Today we have an interview with Kevin, Ben, and Kelly from Silver Gryphon Games. I’ve met and gamed with multiple members of their crew, they are good people putting out great products and have a genuine love for gaming. They are currently running a Kickstarter for Æthermancy, a magic supplement for their Æther system. Check it out here.
Kevin: Æther is a universal system with a very gritty feeling to it that people seem to really enjoy, even at first-contact with the game. It is a D100 based game where skills determine what you do, not feats or edges. To perform an action, simply roll the D100, add your skill value, and add a Base Attribute Modifier. It’s fast, character creation is point-driven and quick, and the system is intuitive and easy to pick up. It’s a system that lets you do anything you want to do.
Ben: Ingenium’s core system has two facets. The first is the dice mechanic, which is almost always 1d10 + modifiers versus a target number, trying to get higher and “exploding” on the highest die face. The second is the “Three Word” theme, which is what makes Ingenium really unique. While the first edition only makes use of Three Words for its character creation system, the upcoming Second Edition expands that theme throughout the system. Since Second Edition has been forefront in my mind for the past two years, that’s the version I’ll describe here.
Characters, weapons, armor, and the primary type of spells all follow the Three Word theme. A character at its core is described using three words – a trait, a race, and a profession. For example, you could have a Hardy Dwarf Soldier, or an Eldritch Dryad Wizard. The trait describes the character’s physical strengths, the race gives him a racial ability or two, and the profession gives him a set of core abilities. From there, character progression is based on getting better at existing abilities and gaining new ones, but all of the new ones will be from sets outside of his profession.
The rest of this description is unique to Second Edition, which won’t be out until next year. Fair warning given, but we’re really excited about this new edition, so I can’t help but write about it.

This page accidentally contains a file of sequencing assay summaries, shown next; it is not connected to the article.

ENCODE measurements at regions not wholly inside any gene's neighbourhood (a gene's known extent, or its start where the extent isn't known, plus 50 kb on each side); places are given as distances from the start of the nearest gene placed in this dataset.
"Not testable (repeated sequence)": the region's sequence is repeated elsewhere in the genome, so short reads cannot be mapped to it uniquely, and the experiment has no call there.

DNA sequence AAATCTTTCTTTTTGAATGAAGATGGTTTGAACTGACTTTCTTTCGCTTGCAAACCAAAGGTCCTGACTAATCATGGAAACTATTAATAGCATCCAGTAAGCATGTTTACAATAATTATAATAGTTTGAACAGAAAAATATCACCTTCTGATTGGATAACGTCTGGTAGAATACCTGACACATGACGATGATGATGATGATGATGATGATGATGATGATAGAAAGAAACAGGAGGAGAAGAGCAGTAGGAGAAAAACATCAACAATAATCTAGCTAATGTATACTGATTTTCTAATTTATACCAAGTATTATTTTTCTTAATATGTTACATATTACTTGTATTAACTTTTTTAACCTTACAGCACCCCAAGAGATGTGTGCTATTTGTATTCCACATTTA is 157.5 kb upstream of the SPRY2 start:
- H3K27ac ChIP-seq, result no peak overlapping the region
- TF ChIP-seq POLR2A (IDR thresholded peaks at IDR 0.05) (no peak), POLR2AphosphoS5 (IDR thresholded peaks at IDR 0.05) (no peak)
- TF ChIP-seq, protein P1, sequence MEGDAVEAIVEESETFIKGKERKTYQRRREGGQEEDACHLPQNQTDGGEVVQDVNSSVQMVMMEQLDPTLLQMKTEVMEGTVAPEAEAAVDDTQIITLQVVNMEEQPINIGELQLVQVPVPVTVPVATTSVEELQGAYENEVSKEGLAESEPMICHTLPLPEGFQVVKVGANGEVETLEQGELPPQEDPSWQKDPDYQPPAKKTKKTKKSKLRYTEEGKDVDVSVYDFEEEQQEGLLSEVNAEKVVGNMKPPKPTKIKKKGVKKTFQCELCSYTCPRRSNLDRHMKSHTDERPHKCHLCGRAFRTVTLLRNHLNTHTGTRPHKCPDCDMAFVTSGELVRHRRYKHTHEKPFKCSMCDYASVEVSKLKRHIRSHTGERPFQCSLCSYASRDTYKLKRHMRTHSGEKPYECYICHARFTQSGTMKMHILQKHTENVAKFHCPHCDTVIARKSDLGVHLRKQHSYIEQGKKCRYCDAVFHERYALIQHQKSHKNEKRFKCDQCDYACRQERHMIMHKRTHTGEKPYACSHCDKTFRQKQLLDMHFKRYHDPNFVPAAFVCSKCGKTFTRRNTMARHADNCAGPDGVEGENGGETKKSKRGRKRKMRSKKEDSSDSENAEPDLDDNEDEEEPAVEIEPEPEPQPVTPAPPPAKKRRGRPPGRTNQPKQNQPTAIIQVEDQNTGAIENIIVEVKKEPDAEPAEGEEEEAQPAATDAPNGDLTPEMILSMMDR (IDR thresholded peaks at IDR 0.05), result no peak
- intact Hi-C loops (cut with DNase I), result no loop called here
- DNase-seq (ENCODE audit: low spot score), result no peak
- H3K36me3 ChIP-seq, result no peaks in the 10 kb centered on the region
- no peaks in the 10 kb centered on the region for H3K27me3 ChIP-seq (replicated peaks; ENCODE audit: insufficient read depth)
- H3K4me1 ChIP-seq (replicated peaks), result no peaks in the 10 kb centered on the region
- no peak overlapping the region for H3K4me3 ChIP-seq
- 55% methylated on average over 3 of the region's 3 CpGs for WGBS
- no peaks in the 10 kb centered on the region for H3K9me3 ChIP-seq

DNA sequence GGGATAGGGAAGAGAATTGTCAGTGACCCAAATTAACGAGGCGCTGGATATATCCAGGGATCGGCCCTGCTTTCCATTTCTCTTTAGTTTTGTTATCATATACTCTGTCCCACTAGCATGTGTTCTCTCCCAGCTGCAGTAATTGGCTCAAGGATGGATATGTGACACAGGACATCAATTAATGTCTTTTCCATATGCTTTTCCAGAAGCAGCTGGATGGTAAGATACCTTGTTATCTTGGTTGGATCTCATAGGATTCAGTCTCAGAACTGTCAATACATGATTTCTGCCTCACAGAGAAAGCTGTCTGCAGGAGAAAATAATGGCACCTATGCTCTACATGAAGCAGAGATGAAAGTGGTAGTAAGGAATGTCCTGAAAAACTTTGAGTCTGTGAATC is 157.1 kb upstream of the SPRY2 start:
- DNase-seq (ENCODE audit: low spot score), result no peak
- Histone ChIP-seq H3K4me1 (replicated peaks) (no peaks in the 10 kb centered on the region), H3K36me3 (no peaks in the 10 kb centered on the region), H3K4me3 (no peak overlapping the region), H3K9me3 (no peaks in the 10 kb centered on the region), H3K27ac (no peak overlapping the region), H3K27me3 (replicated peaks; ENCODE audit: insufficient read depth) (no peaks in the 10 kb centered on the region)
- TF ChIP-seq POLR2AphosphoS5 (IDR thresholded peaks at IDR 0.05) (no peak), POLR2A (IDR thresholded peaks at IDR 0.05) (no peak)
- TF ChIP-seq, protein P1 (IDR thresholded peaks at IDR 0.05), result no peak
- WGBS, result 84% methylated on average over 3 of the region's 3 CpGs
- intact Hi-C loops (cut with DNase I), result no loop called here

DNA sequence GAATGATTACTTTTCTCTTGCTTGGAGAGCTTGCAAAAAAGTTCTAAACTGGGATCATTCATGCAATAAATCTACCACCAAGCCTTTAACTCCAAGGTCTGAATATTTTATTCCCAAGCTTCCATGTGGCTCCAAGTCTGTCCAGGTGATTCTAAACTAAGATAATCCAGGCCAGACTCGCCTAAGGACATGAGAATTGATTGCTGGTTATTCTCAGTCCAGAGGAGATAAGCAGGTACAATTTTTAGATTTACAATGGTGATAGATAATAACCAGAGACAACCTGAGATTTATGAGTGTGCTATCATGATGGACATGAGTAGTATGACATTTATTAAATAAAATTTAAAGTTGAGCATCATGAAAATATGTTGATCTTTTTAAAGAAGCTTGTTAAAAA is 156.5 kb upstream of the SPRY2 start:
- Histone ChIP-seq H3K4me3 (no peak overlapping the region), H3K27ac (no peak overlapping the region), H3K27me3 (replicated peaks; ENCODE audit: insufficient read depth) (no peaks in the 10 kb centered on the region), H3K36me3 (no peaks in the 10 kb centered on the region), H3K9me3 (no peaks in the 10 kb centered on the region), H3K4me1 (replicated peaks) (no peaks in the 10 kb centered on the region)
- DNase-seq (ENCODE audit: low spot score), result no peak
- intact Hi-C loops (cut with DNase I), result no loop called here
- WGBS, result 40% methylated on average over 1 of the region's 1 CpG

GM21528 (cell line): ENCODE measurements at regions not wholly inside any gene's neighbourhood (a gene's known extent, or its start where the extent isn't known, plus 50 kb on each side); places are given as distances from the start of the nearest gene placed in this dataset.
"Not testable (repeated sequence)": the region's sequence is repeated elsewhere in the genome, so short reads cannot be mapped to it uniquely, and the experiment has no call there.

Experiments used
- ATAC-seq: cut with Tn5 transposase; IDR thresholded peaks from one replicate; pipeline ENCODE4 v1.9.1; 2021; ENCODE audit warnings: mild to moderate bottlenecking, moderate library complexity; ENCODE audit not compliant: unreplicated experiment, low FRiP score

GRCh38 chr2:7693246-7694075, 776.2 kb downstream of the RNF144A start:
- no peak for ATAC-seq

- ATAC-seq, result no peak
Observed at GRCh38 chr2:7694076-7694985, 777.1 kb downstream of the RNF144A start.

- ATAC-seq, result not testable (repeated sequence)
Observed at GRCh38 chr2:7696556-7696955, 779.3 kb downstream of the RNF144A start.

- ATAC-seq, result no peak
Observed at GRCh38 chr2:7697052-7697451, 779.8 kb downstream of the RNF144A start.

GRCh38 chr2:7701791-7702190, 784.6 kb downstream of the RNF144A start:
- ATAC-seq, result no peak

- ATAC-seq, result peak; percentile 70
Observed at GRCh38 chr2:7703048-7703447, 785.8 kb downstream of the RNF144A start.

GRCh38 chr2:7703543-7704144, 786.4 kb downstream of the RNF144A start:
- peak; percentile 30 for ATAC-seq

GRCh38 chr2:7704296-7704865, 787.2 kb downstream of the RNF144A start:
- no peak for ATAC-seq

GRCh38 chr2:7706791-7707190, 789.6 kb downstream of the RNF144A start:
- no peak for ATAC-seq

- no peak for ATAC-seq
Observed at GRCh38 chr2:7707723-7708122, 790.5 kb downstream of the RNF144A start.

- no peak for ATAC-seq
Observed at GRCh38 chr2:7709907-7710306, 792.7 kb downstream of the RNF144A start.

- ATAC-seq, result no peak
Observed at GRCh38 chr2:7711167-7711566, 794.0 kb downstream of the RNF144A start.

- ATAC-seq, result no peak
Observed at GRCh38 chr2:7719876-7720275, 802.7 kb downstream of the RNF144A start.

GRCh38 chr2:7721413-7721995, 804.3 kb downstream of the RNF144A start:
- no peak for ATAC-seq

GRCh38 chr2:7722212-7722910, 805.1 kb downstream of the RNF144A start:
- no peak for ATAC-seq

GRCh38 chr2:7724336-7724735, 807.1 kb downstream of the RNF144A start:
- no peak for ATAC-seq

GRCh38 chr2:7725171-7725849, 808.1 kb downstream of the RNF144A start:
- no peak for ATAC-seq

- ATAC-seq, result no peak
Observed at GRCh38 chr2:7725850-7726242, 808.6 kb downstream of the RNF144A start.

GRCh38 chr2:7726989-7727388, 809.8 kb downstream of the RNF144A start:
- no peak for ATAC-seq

Weapons and armor also use Three Words. Weapons have a class, a material, and a type. For example, a Heavy Coldsteel Sword. The class determines damage and how many hands the weapon requires, among other things. The material grants the weapon certain special traits, like perhaps improving spellcasting ability, or being more effective against a particular kind of armor. The type is the physical form the weapon takes – a sword, an axe, a bow, and so on. Armor follows a similar theme. This means that characters finding a non-magical short sword in a dungeon may actually want to take it and keep it, even if they already have one.
One particular type of spells also uses a Three Word system. These form the mainstay of an arcane spellcaster’s arsenal. The three words are descriptor, type, and focus. An example of this is a Slowing Cone of Darkness, which slows its victims, has an area of effect immediately in front of the caster, and has a chance to blind its victims while doing damage. Another example is a Lingering Bolt of Fire, which deals damage over time to a single target with the element of fire. A descriptor modifies the effects of a spell, the type is the form the spell takes (like a cone, bolt, ray, and so on), and the focus is the element or other force that the spell is made of. Focus also determines some secondary effects.
Spells are very flexible, too; a spell can have multiple levels of one of its Three Words to increase its effectiveness. This makes it harder to cast, but gives higher-level players more options.
In my opinion, Ingenium is a well-rounded action-fantasy-yet-character-driven game that manages to tell me everything I need to know in a mere 97 pages. Can you talk about about your design goals and process that led to such a streamlined product?
Ben: When I first began developing Ingenium, I had two design goals in mind. First, I wanted the game to feel heroic. Second, I wanted it to be possible to play the game without having to look up the exact wording of obscure rules.